It’s a fact: Puppies are super adorable. Just one look at a puppy’s face is enough to melt almost anyone’s heart. You just want to pick them up, give them a hug, and then give them a loving home.
Unfortunately, there are some scammers out there who take advantage of our love of puppies to commit fraud. According to statistics cited by the American Kennel Club (AKC), “nearly 10,000 scam reports and complaints have come in during the last three years about ‘businesses’ selling puppies and dogs.” These puppy scams can cause not only financial loss, but they can be heartbreaking for prospective pet owners who only wanted to give an adorable pet a good home.
Learning how to identify pet scams is a necessity if you’re going to look for puppies online. How can you avoid online puppy scams? Here are a few tips to help you out:
1) Learn How Fake Puppy for Sale Scams Work
The International Pet and Animal Transportation Association (IPATA) cautions pet shoppers to watch out for the different steps of online puppy scams. Knowing how these pet scams work can help you identify fake pet shipping companies:
- The Scammer Offers a Free Dog. Free dog scams are a common type of scam. This is because scammers know that many people start their online search with terms like “Cheap or free puppies for sale.” So, many fake pet shipping companies start by offering a “free” puppy to a good home.
- The Scammer Offers a Discounted Price for Shipping. The scammer claims that they’re going to send the pet directly to you for just the cost of shipping, or even offer a discount on standard pet shipping rates. They may often claim that they’re only doing this because of a loss in the family (such as saying that they bought the pet for a child who died shortly afterward).
- The Scammer Starts Asking for Money to Cover Additional Costs. After getting their victim on the proverbial hook, the puppy scammer will start asking for money to cover “unexpected fees” that they didn’t know about when they agreed to ship the puppy to you. The IPATA article notes that the scammer may say that “the airline is requiring a temperature-controlled crate, shipping insurance, additional paperwork or shots, etc.” The scammer will then try to keep their target on the hook and sending money for as long as possible.
2) Check a Seller Against a Puppy Scammer List
Some organizations, like the IPATA, keep a puppy scammer list that you can use to identify potential pet scams. Checking these lists to see if the person offering you that adorable puppy for a super-low shipping cost is listed as a fake pet shopping company can help you avoid a scam.
However, it’s important to note that these lists are far from comprehensive. Pet scammers can easily create new emails for themselves whenever they want. So, it’s important to keep an eye out for pet scam red flags.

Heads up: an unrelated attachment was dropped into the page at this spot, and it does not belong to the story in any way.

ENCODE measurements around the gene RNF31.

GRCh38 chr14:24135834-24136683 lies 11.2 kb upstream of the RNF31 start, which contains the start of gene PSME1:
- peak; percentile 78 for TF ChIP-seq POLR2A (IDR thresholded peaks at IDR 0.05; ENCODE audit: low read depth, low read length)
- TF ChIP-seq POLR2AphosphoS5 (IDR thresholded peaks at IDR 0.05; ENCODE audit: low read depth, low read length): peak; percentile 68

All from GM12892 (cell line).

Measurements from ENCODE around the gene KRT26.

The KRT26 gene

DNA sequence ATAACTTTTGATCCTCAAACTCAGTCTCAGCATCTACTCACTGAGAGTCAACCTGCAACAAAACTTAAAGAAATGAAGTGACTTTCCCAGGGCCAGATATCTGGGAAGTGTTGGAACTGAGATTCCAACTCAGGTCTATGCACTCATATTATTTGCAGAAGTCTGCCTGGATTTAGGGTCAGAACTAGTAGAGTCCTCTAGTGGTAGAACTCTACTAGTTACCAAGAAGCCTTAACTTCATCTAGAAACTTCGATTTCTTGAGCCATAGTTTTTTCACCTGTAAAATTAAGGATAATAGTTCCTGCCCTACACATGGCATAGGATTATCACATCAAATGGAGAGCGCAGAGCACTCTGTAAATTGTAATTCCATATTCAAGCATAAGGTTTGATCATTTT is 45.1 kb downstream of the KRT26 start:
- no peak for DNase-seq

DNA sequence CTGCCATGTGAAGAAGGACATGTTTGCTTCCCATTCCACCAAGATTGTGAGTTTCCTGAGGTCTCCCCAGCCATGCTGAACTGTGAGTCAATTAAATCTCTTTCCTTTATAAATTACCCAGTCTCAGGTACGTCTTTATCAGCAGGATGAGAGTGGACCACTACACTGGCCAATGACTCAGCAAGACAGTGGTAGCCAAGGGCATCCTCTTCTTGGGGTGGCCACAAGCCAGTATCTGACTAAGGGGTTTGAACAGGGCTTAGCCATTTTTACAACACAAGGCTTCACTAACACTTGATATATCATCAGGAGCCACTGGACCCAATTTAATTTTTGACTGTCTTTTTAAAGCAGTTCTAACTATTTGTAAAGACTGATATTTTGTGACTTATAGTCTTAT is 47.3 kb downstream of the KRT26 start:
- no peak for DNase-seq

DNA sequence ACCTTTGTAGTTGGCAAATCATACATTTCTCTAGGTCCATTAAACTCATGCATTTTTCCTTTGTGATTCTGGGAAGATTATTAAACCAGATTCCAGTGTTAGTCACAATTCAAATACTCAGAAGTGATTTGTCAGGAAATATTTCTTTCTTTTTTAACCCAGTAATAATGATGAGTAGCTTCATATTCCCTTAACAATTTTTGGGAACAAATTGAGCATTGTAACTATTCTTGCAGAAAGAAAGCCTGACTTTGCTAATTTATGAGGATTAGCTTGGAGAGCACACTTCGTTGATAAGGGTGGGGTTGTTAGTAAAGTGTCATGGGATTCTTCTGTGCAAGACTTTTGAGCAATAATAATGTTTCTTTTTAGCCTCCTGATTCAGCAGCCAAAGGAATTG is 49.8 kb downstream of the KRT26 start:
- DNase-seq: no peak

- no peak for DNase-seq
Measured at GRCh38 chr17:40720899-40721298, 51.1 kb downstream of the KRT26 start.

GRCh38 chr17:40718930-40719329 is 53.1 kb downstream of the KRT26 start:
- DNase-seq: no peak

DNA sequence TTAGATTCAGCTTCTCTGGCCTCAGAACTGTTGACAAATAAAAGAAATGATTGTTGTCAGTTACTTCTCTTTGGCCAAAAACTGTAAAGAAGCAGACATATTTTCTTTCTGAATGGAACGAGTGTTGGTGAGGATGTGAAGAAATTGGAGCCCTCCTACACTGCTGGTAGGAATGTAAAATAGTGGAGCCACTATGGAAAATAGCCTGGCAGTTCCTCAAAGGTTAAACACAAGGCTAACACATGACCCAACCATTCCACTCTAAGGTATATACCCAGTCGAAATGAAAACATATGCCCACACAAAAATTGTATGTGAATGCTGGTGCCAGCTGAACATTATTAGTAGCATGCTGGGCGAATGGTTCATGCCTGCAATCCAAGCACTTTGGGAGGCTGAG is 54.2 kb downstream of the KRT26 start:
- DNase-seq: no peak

3) Keep an Eye Out for Puppy Scam Red Flags
Aside from knowing how free dog scams work, keeping an eye out for the following red flags can help you identify (and avoid) a puppy scam:
- The Seller Uses Stock Photos of Dogs. Many free dog and puppy mill scams advertise their dogs with stock images that you can find on other websites. This is an immediate red flag that the pets being “sold” are fake and that you should avoid that seller. How can you tell if the image is a stock photo? Check it using a reverse image search. You can do this easily in Google Chrome by right-clicking on a picture on the puppy seller’s website and clicking on “Search Google for image.”
- The Seller Asks for Unusual Payment Methods. Most legitimate businesses take credit cards or checks—payment methods where your bank may be able to reverse the charges if you discover that you’ve fallen victim to an online puppy scam. So, many scammers will ask for payment using alternative methods, such as gift cards or wired money transfers that can’t be reversed.
- The Cost is Too Good to Be True. Free dog scams work because people love getting a good deal almost as much as they love puppies—and these scams combine the two. However, before jumping on that offer for a free dog, be sure to consider that if the price is too good to be true, that might be a warning sign of a pet scam.
4) Go to Your Local Shelter or a Reputable Pet Store to Adopt Pets
The easiest way to avoid an online puppy scam is to simply go to your local pet shelter or to a reputable pet store to adopt a pet. By going to a shelter, you’re taking in a pet that needs a loving family. You’re also discouraging the practice of puppy breeding mills by adopting from a shelter.
At most shelters, the cost of adopting a puppy (or kitten; admit it, they’re cute too) is extremely small—it often only just barely covers the cost of getting their shots taken care of. These adoption fees are typically a fraction of what you’d pay for shipping a “free” puppy from fake pet shipping companies, and you have the benefit of knowing that you’re helping a real pet who needs a good home.
5) Use PuppySpot Online
Looking for a particular breed that you can’t find at the shelter and afraid of being scammed by a puppy mill? Try PuppySpot, an American Kennel Club (AKC)-authorized service that helps you find the perfect puppy by vetting breeders through a comprehensive, proprietary 100+ point screening process that goes far beyond USDA and state regulations. PuppySpot provides health checks (or “nose-to-tail” checks) and will even arrange to have your new puppy brought to you.
Already have a pet that you need to ship safely from one city to another? Call (877) My-PetCab today to talk about your pet shipping needs!